Gas technologies may achieve emissions reductions of 12 GT per year by 2040

Oil&Gas Materials 9 July 2020 22:52 (UTC +04:00)

BAKU, Azerbaijan, July 9

By Leman Zeynalova - Trend:

Significant investment in renewable gas, hydrogen, and CCUS technologies will be required to develop entirely
new value chains for the provision of low-carbon gas and deliver on the significant potential of natural gas
to reduce the emissions intensity of energy systems, Trend reports citing the International Gas Union (IGU).

Of the total investment required through 2040 to maximize the sustainable development impacts of natural gas, and help meet the Paris climate goals, roughly half would need to be in low-carbon gas technologies, IGU said in its report.

“The required investment in natural gas infrastructure is large in absolute terms, but it can deliver a high level of emissions reduction per dollar spent. Gas technologies have the potential to achieve emissions reductions totaling 12 GT per year by 2040. This would require a maximum of $820 billion per year of investment, thus making it roughly $68 per ton of reduction at the high end, and about half that on the low end of investment requirements,” the report says.

By comparison, the IEA, in its Sustainable Development Scenario, estimates that renewable power generation can achieve 7GT of emissions reductions per year through 2040, but this would require more than $1 trillion of annual investment in generation and transmission capacity58 (roughly $142 per ton of reduction).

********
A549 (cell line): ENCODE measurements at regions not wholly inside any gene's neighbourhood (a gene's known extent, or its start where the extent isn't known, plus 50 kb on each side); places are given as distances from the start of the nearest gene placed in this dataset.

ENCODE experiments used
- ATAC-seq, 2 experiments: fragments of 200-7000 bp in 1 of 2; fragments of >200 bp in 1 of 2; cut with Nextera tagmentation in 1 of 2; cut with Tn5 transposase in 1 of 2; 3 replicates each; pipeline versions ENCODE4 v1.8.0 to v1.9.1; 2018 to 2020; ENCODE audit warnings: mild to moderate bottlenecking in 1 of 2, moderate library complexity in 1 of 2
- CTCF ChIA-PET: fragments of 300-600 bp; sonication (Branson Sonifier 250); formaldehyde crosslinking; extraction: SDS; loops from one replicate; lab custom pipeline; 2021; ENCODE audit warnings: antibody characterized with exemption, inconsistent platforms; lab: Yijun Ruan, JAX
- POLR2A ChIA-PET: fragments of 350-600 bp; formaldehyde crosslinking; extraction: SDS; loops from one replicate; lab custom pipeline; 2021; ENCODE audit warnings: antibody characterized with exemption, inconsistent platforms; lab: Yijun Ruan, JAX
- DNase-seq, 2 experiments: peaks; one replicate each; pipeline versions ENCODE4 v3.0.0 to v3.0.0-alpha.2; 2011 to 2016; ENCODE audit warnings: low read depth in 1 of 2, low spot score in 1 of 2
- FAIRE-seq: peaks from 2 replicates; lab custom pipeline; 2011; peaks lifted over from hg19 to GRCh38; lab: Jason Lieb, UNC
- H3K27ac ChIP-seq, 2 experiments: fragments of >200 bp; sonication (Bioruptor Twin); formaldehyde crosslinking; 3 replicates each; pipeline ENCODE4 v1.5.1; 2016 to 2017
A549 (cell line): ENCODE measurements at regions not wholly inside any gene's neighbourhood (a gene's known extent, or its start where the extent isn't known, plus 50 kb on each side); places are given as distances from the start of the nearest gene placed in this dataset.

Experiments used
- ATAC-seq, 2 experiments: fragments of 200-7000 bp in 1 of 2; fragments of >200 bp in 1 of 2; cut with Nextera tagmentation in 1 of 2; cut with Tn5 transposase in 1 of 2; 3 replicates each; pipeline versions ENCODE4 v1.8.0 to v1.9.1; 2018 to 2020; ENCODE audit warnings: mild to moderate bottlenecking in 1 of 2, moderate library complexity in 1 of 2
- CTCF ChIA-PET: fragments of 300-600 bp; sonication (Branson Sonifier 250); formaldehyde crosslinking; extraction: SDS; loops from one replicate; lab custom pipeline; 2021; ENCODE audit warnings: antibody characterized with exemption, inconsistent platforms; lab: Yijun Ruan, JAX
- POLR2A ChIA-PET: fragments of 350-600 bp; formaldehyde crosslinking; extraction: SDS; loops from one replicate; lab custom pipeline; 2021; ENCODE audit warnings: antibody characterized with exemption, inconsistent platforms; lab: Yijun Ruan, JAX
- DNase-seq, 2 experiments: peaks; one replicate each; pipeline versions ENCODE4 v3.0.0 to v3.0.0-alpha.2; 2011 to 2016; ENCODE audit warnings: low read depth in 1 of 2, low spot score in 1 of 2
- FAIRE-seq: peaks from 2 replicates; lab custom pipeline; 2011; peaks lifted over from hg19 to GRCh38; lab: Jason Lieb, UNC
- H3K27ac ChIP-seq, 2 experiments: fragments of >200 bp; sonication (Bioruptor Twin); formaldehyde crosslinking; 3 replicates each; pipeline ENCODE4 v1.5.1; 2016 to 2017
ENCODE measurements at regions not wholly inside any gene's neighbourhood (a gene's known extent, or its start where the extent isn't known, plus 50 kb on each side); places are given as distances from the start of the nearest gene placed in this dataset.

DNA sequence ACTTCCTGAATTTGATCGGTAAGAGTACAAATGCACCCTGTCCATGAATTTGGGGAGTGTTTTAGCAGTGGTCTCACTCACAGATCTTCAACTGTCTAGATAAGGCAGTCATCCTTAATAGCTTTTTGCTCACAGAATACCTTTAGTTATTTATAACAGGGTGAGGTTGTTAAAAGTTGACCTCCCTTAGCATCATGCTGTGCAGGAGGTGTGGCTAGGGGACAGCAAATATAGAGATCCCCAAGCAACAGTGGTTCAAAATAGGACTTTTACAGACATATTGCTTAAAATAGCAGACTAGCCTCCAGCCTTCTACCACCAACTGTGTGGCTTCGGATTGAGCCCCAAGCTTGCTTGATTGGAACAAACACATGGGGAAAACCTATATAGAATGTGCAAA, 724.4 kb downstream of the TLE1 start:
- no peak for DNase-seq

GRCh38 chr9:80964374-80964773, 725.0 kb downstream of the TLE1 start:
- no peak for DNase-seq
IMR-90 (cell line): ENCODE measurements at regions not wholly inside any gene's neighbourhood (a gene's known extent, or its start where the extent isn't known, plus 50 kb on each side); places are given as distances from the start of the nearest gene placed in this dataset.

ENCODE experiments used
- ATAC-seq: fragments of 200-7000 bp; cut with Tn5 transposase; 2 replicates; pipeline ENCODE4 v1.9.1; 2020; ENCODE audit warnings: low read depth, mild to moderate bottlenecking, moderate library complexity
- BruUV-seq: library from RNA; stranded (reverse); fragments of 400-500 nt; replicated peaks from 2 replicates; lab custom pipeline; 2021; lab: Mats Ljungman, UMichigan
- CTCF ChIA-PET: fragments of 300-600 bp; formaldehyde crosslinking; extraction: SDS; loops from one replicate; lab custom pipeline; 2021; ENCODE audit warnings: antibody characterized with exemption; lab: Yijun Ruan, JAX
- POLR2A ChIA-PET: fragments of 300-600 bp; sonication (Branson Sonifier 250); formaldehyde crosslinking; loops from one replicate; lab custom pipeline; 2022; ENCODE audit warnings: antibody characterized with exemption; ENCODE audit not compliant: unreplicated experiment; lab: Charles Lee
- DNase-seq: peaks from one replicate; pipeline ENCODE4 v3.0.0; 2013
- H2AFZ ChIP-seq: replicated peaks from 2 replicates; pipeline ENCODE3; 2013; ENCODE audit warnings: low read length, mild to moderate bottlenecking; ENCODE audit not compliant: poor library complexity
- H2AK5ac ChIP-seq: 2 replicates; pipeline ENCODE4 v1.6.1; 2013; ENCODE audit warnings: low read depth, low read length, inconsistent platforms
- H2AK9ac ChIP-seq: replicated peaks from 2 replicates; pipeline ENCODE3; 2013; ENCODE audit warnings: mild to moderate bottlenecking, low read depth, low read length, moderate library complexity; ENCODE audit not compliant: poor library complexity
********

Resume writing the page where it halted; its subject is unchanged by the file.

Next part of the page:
IGU believes that while the cost structures of renewable power and natural gas are very different (renewable power mainly involves upfront capital expenditures, whereas gas technologies require a mixture of capex and opex), the lower capital intensity of gas technologies and the lower integration costs are advantages, given competing demands for capital.

“Beyond broad-based infrastructure enabling access to gas in new geographies, targeted support is required to facilitate the adoption of new gas technologies for specific forms of consumption. This is critical in the transport and buildings sectors, for example, where consumers face adoption barriers in the form of upfront capital requirements,” reads the report.

While the use of natural gas can lower operating costs over time, incremental capital costs can prevent adoption from the outset, according to IGU.

“To overcome this barrier, measures such as low-interest and on-bill financing could help to minimize any initial financial burden.”